Solar Orbiter is a mission dedicated to solar and heliospheric physics, selected as the first medium-class (M1) mission of ESA’s Cosmic Vision 2015-2025 Programme and with strong NASA participation.

Artist impression of Solar Orbiter in front of the Sun. Credit: Spacecraft: ESA/ATG medialab; Sun: NASA/SDO/ P. Testa (CfA)

Thanks to a set of ten in-situ and remote-sensing instruments (providing information about the solar wind, the heliospheric magnetic field, the solar energetic particles, the transient interplanetary disturbances and the Sun’s magnetic field), and to the unique inner-heliospheric mission orbit, Solar Orbiter will address the central question of how the Sun creates and controls the heliosphere.

Scheduled for launch in February 2020, it will reach its highly elliptic operational orbit (1.2-0.28 AU from the Sun) by using gravity assist manoeuvres at Earth and Venus, in order to reach an inclination to the solar equator higher than 30°, providing also observations of the polar regions.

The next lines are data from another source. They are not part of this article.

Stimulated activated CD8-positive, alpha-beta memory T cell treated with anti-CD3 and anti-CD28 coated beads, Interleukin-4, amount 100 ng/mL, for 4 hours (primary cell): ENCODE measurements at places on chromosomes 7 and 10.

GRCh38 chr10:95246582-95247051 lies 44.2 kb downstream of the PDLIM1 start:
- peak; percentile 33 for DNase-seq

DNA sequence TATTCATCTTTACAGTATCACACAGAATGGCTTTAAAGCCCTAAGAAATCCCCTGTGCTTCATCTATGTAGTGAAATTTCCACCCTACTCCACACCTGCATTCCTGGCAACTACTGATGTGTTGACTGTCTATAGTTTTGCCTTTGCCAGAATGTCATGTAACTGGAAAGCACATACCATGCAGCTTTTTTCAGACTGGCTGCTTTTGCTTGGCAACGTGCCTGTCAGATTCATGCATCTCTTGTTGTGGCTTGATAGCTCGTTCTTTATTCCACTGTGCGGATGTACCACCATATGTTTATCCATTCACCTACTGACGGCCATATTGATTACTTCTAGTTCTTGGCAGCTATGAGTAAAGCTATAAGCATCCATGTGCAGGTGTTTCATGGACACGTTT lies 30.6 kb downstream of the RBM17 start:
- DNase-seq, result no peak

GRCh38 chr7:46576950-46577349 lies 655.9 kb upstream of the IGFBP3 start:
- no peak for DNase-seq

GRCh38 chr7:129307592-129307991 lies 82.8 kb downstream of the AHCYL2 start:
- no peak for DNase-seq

IASF-Milano has been involved in the design and realization of one the remote-sensing instrument, the UV/visible coronagraph Metis. Its objective is the simultaneous investigation of the solar corona in polarized visible light and in ultraviolet: the instrument simulates a solar eclipse by occulting the disk of the Sun in order to observe the faint coronal light, which is at least one millionth dimmer than the disk light.

Metis during tests in ALTEC before delivery

Metis has been delivered to ESA (, integrated in the spacecraft and it is now undergoing the last tests before launch, while the team is now working on the planning of the on-orbit operations.

Page maintained by Michela Uslenghi Last modified: 24-4-2019